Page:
From the application domain model project level models
are derived by instantiations of agent types and relations that
are parts of a specific application, as for example the case
study. By keeping the number of types small and by another
instantiation into agents with individual parameters, the mod-
eling effort can be kept reasonable. This last step is done au-
tomatically by compilers and creates the run-time code for
execution. Instance parameters can be introduced at run-time.
One common feature of all project level models is that no
inheritance is used. The reason is that the modeling language
SDL-92 [Olsen et al. 1994] which we are using incorporates
inheritances, but it is not very obvious what it means in the
behavioral models, specifically in state transition graphs. In
order to keep the meaning of the models clear to the modeler
and also to domain experts, we only use composition as struc-
Composition relations create tree structures of agent types
which are also projected into the instance structure at run-
time. A strict model architecture has been introduced to sim-
plify the construction of agent type structures: all agent types
have the same basic structure. They are composed of a pro-
cess that defines its behavior and of 0..n subagents. Each
agent has one input and one output port and all the ports of the
subagents are only connected to the parent process. This pro-
vides a simple communication structure along the branches of
the tree. Such tree structures have the advantage that subtrees
can be easily replaced by other subtrees without changing the
basic communication structure and thus support model reuse
and modifications. A disadvantage is that direct communica-
tions between agents without direct composition relations is
not possible. This is compensated by a second communica-
tion network based on remote procedure calls between agents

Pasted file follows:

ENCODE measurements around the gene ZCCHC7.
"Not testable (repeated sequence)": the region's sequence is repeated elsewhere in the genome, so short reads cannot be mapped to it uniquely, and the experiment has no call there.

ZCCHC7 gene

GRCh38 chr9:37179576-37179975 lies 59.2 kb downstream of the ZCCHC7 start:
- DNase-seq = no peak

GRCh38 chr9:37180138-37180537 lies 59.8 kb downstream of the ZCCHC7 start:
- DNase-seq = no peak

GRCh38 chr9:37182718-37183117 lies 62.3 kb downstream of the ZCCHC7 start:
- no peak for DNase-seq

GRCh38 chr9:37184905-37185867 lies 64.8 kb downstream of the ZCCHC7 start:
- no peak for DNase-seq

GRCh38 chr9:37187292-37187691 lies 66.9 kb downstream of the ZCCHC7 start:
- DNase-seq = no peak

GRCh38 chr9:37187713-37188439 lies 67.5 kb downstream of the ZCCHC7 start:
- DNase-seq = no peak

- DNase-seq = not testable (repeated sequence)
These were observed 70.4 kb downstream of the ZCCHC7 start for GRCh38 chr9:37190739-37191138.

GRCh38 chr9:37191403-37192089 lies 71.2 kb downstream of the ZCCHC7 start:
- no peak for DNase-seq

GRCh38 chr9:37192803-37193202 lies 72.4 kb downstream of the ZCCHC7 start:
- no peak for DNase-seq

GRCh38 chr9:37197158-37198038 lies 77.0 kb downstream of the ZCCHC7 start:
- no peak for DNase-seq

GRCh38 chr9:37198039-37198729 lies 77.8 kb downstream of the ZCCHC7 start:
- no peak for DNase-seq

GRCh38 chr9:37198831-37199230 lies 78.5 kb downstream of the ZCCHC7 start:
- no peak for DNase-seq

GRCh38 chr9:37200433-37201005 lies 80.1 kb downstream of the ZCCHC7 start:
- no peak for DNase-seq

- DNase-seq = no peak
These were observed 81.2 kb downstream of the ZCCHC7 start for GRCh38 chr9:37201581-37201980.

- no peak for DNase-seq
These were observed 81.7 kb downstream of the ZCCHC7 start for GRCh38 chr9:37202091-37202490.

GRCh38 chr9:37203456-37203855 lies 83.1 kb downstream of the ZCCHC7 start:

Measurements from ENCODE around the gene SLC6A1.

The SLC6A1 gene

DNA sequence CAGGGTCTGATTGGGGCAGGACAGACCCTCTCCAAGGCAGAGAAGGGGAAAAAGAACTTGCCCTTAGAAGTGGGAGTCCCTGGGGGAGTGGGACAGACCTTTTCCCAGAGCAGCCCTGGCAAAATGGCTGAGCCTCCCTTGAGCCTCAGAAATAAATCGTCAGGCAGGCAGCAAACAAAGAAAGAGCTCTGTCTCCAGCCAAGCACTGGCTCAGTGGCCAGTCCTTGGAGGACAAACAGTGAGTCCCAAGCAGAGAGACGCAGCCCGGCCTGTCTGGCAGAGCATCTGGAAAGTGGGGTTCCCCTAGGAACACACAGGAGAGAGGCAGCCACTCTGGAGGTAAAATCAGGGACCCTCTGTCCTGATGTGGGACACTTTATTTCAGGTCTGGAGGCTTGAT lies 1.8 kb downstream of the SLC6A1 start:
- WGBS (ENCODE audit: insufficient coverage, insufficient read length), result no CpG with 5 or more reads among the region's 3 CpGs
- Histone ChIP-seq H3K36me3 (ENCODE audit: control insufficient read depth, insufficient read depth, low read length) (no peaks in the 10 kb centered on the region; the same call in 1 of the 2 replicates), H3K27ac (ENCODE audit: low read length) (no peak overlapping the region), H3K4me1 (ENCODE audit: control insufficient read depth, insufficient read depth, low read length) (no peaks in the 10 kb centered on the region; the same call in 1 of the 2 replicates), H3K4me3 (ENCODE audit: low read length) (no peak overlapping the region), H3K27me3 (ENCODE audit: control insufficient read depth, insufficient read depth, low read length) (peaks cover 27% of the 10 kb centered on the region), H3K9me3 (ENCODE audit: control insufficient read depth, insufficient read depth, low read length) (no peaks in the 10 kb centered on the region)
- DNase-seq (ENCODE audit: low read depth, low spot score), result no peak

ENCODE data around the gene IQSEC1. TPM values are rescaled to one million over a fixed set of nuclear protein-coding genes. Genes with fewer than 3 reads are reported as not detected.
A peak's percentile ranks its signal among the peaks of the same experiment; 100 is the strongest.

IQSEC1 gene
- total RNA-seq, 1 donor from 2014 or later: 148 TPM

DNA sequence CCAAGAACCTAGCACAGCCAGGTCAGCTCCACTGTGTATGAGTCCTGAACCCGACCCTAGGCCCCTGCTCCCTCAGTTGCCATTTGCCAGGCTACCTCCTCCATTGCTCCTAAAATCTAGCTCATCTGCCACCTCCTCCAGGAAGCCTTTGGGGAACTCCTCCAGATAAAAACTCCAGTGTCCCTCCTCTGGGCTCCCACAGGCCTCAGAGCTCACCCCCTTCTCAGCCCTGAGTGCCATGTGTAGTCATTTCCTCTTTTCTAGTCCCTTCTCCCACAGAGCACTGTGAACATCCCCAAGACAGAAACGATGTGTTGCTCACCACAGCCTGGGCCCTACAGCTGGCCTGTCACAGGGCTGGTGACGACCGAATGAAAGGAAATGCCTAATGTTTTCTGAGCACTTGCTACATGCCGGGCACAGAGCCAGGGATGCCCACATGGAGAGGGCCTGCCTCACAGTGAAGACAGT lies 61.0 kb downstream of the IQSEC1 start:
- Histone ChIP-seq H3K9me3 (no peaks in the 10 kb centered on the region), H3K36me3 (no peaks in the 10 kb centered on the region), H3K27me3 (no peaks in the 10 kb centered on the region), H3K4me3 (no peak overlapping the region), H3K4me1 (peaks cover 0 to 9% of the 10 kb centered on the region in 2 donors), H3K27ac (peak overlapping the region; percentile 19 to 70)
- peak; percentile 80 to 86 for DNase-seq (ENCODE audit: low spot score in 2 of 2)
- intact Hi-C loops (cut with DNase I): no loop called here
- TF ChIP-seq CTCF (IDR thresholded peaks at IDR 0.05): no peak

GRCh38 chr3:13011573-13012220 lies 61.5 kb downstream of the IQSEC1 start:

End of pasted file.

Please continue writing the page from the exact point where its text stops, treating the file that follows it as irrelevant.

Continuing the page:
which can be made visible in the structure diagrams by addi-
Figure 2 shows the user activity domain model. All enti-
ties are types of agent types, marked by a trailing T. On the
immaterial left side of the diagram roles of user groups and of
individuals are composed of activities. Correspondingly, the
roles are realized by groups of individuals and by individuals.
This distinction of roles and persons is an important means to
be able to let individuals or groups take or quit roles dynam-
ically. For example, a person may have different jobs or a job
is done by different persons during a day. An individual has
personal properties and preferences, whereas a role deter-
mines the workflow of a job.
In the application domain, roles can be further special-
ized, for example in university professor, student, or secretary
roles. Also, the activities can be refined to lecturing, desk
work, moving, meeting. The case study will show how these
entities are used.
The functional unit domain model in Figure 3 is of similar
simplicity. This is of great importance for our software engi-
neering approach to produce specific simulators for each ap-
plication with the smallest possible effort. By keeping the
number of different types of agents small, the modelling, im-
plementation, and testing effort is also small.
3.2. Dynamic Models
The dynamic models are the key to simulation. We use
different representations to describe the models during the
development process. On the one hand, the models have to be
descriptive enough for modelers and domain experts to un-
derstand and communicate with each other. For example, the
Figure 2: user activity domain model. The trailing T indi-
cates that all entities are types of agent types
Figure 3: Functional unit domain model
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modeling expert may be a computer scientist, the domain ex-
pert an architect, a work-flow expert, or a control engineer.
Therefore, the basic representation is always textual, al-
though in a structured way to be able to manage text compo-
nents in a structured software development process (see
[Zimmermann and Metzger 2004] for more details).
A more formal representation is based on Message Tran-
sition Charts (MTC) as shown in Figure 4. In order to explain
the need for MTCs we have to explain the behavior of the
used model architecture. Multi-agent simulations consist of
many independent agents that exchange messages between
themselves and with the environment. Agents have internal
states and functions, react to and produce messages. There-
fore, a perfect model of an agent is a process with states, each
executing on an individual digital processor. This would
achieve full concurrency of processes and is a good abstrac-
tion during modeling. Since this hardware effort is not neces-
sary, many or all processes are mapped onto one processor by
a scheduler that simulates the behavior of many processors.